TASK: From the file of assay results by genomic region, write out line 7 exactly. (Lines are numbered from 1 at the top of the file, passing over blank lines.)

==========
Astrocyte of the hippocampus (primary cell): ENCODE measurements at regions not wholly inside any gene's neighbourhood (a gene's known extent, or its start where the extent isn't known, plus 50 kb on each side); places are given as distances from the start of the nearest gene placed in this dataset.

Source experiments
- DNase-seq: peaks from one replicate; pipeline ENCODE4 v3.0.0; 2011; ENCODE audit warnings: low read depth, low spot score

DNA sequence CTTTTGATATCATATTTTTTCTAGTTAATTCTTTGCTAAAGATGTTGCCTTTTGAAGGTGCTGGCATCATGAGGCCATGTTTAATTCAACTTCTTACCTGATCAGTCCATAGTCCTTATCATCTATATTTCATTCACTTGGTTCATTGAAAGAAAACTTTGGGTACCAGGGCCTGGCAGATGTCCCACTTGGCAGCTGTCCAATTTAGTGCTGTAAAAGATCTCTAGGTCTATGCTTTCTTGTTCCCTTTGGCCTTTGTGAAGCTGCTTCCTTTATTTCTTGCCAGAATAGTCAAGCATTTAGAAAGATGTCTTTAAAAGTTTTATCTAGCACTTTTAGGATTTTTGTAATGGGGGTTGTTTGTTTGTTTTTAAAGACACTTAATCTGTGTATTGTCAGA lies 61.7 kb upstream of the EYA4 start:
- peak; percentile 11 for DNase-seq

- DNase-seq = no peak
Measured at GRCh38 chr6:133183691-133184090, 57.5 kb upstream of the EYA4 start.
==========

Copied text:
Measured at GRCh38 chr6:133183691-133184090, 57.5 kb upstream of the EYA4 start.